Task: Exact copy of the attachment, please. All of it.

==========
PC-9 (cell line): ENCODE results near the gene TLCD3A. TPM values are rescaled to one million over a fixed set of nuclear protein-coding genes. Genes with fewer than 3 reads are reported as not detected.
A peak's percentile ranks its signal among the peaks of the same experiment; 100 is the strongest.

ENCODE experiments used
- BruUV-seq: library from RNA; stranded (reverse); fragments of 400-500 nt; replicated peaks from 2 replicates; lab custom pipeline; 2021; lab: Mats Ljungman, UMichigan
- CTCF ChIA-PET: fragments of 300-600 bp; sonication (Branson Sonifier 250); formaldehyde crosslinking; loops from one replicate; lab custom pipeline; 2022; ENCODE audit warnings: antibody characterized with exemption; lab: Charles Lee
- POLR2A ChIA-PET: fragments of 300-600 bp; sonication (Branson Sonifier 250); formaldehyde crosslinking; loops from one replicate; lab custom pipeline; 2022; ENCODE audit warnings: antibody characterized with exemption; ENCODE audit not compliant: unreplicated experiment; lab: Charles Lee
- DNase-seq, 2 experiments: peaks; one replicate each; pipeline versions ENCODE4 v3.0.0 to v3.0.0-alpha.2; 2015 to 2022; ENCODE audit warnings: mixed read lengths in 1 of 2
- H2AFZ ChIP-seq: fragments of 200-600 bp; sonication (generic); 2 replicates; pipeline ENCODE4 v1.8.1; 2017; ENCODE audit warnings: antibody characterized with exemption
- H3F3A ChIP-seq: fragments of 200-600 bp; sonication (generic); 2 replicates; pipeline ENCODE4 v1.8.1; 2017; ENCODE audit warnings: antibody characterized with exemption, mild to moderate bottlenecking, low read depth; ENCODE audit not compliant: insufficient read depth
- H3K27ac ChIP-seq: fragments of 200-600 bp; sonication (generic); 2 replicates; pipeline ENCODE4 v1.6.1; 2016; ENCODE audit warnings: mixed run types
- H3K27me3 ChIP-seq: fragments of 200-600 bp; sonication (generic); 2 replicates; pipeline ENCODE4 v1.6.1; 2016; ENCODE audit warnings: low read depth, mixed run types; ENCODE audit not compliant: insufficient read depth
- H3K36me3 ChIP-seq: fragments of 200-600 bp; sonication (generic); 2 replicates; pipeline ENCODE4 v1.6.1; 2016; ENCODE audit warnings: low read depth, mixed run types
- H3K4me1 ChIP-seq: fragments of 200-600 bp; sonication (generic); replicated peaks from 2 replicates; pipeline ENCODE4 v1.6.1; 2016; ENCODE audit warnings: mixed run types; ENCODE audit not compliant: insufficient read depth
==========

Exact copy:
PC-9 (cell line): ENCODE results near the gene TLCD3A. TPM values are rescaled to one million over a fixed set of nuclear protein-coding genes. Genes with fewer than 3 reads are reported as not detected.
A peak's percentile ranks its signal among the peaks of the same experiment; 100 is the strongest.

ENCODE experiments used
- BruUV-seq: library from RNA; stranded (reverse); fragments of 400-500 nt; replicated peaks from 2 replicates; lab custom pipeline; 2021; lab: Mats Ljungman, UMichigan
- CTCF ChIA-PET: fragments of 300-600 bp; sonication (Branson Sonifier 250); formaldehyde crosslinking; loops from one replicate; lab custom pipeline; 2022; ENCODE audit warnings: antibody characterized with exemption; lab: Charles Lee
- POLR2A ChIA-PET: fragments of 300-600 bp; sonication (Branson Sonifier 250); formaldehyde crosslinking; loops from one replicate; lab custom pipeline; 2022; ENCODE audit warnings: antibody characterized with exemption; ENCODE audit not compliant: unreplicated experiment; lab: Charles Lee
- DNase-seq, 2 experiments: peaks; one replicate each; pipeline versions ENCODE4 v3.0.0 to v3.0.0-alpha.2; 2015 to 2022; ENCODE audit warnings: mixed read lengths in 1 of 2
- H2AFZ ChIP-seq: fragments of 200-600 bp; sonication (generic); 2 replicates; pipeline ENCODE4 v1.8.1; 2017; ENCODE audit warnings: antibody characterized with exemption
- H3F3A ChIP-seq: fragments of 200-600 bp; sonication (generic); 2 replicates; pipeline ENCODE4 v1.8.1; 2017; ENCODE audit warnings: antibody characterized with exemption, mild to moderate bottlenecking, low read depth; ENCODE audit not compliant: insufficient read depth
- H3K27ac ChIP-seq: fragments of 200-600 bp; sonication (generic); 2 replicates; pipeline ENCODE4 v1.6.1; 2016; ENCODE audit warnings: mixed run types
- H3K27me3 ChIP-seq: fragments of 200-600 bp; sonication (generic); 2 replicates; pipeline ENCODE4 v1.6.1; 2016; ENCODE audit warnings: low read depth, mixed run types; ENCODE audit not compliant: insufficient read depth
- H3K36me3 ChIP-seq: fragments of 200-600 bp; sonication (generic); 2 replicates; pipeline ENCODE4 v1.6.1; 2016; ENCODE audit warnings: low read depth, mixed run types
- H3K4me1 ChIP-seq: fragments of 200-600 bp; sonication (generic); replicated peaks from 2 replicates; pipeline ENCODE4 v1.6.1; 2016; ENCODE audit warnings: mixed run types; ENCODE audit not compliant: insufficient read depth